Minutemen Struggling

By David Scott - December 02, 2006

AMHERST, Mass. - Stephane Lasme and Rashaun Freeman have kept UMass in the game with 10 points each through the first 17:30 minutes, but BC has taken the air out of the Mullins Center with its 34-25 lead with 2:31 left in the first half.

. . . Through the first 12-plus minutes of the game, BC turned six UMass turnovers into nine points. Coach Travis Ford had expressed concern over his team’s turnover problems during the week (as well as his club’s free throw shooting ability).

. . . In the battle of point guards, BC’s sophomore Tyrese Rice has been out-playing Umass’s freshman, Tiki Mayben, including a drive-by reverse lay-up in the 4:00-area.

. . .To say the refs have been letting the boys play would be an understatement and that alone favors the beefy Eagles.

. . . BC is getting balanced scoring up and down the roster, led by 18 from The Seans (Marshall, with 10 and Williams with eight).

. . . BC gets a bad rap in football circles for “not traveling well,” and it often causes the football team to get a mediocre Bowl bid (they went to Boise last year). Well, the tradition lives, as BC has very few fans in the Mullins Center (and this place is only about a two hour drive from the BC campus). There’s a group of a about three fans directly behind the Eagles’ bench - and they do have a pom-pom, but beyond that the Maroon and White of UMass dominates the Maroon and Gold of BC.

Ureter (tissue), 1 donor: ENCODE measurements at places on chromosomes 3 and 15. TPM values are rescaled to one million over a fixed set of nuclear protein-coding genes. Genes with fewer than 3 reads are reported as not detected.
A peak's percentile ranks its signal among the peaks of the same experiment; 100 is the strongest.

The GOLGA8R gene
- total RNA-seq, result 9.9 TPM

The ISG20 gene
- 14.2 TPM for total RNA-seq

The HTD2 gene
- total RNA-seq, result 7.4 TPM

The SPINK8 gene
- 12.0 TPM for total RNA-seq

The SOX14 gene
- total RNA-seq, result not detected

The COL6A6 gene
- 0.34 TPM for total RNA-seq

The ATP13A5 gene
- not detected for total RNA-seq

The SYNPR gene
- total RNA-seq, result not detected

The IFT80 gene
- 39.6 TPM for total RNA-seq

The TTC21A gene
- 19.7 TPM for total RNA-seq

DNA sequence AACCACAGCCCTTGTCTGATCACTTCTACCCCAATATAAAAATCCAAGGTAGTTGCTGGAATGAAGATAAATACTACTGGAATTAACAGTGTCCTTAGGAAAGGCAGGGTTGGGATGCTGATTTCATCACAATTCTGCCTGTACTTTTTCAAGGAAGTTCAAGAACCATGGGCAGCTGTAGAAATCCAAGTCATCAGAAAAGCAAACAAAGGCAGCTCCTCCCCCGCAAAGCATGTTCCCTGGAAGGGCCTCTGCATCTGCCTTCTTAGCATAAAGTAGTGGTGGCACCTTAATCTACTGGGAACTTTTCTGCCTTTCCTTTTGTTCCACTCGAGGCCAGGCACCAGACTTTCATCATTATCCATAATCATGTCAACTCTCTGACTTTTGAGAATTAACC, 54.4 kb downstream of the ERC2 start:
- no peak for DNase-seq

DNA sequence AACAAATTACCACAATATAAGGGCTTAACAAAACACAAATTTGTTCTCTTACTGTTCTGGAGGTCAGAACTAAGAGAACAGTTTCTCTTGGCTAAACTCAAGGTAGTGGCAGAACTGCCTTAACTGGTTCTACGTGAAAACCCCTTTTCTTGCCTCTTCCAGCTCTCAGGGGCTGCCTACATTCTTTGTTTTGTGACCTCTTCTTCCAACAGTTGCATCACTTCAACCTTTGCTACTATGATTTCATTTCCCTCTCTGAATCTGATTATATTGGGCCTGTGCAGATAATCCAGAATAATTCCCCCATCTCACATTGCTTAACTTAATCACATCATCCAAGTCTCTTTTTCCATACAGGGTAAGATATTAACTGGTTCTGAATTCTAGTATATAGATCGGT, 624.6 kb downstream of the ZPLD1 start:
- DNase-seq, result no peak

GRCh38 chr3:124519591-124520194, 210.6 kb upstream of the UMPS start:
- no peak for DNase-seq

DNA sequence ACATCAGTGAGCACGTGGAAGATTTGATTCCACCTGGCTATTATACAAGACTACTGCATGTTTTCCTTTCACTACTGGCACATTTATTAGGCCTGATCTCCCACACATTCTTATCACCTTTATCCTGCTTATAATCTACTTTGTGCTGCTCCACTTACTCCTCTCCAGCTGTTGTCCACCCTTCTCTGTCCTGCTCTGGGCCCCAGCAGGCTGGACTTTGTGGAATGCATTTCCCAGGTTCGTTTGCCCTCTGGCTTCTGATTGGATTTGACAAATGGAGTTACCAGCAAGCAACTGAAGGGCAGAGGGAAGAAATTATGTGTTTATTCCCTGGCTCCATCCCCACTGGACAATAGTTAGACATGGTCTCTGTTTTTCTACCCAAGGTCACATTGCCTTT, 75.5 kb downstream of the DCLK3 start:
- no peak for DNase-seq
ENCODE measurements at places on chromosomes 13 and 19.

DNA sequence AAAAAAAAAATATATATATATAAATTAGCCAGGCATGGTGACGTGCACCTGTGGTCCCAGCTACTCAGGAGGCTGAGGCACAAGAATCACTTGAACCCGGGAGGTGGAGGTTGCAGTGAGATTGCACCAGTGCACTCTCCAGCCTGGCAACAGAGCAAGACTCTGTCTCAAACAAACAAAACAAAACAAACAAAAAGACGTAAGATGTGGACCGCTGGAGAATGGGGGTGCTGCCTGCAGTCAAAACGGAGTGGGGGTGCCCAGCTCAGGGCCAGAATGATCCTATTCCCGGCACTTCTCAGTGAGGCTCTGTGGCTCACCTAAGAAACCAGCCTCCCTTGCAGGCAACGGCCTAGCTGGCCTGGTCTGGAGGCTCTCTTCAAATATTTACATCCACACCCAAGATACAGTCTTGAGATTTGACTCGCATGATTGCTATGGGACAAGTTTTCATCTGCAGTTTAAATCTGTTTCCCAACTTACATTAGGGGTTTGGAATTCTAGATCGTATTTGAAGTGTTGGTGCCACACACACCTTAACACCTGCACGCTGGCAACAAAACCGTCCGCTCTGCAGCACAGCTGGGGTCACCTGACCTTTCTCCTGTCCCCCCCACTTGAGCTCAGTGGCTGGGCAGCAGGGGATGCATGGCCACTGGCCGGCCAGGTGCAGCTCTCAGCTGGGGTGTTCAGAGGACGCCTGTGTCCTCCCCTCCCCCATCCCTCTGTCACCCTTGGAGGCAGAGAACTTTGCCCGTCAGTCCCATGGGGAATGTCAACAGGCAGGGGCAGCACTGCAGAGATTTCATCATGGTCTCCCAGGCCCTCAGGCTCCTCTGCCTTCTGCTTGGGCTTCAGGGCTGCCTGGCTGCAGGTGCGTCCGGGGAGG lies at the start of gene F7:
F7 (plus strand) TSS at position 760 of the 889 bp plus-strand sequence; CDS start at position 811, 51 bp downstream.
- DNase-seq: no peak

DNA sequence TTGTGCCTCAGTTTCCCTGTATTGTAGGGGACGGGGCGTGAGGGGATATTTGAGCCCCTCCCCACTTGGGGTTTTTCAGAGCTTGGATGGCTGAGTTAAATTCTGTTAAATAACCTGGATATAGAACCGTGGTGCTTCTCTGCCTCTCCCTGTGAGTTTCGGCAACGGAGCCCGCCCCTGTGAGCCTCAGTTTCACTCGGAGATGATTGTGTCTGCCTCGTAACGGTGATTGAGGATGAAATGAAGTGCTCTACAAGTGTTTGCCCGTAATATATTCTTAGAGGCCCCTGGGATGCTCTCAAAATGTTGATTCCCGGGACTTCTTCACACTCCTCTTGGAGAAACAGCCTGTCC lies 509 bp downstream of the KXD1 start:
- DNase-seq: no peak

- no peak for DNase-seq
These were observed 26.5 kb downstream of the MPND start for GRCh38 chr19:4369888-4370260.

. . . Ron Nathan is still the executive director of the UMass Court Club.

. . . Hang Time had the opportunity to sit down with UMass grad and BC Coach, Al Skinner, just before the season started. Over the course of tonight’s game, we’ll drop in some “Al on. . . UMass” highlights of that conversation. Much of what Skinner talks about is especially relevant for tonight’s game, the first to honor Skinner’s former coach, Jack Leaman.

Al on. . .Dr. J

HT: You talk about Julius, Dr. J as we know him now – what are some of your best memories of him.

AS: Probably the things I cherish most about the time we were in school we had was just when we’d work out together. We used to get up – he’d drag me out of bed, I’m not a morning person – it was an enjoyable time. We’d just play. He had a tremendous love for the game, as I did, and we just wanted to get better. I didn’t know, and he didn’t how, how good he was at that time. He knew he was good, he knew he was one of the best college players.

But I don’t think there was any anticipation that he was going to be as good as he was.

We played – and first of all, you’ve got to understand, there was no dunking at that time – he didn’t have that part of his game that he could really showcase.

But I’ll say this, after his junior year, when he had already decided to leave school, he went and played in a Pro-Am Tournament in Purchase, New York. And I went there with him and he started doing some stuff that I had never seen him do before like the dunks. So we were riding home in like a 1962 or 1963 Chevy and I remembered saying to him, “Where’d that come from?” – we had played a lot, but that wasn’t part of the game – he said, well, I could always do it, but I never had the chance, there was a lot of enthusiasm in him because now he was able to do some things that he had to curtail all this time.

Then, that’s when I knew the separation between him and I – there’s no way I could do some of the things he was doing. The finishes, the dunks, getting by people. I was like “Wow.” Not only did he have the fundamentals, but now he was starting to show the excitement that existed in his game.

Posted by David Scott at 08:13 PM on December 02, 2006

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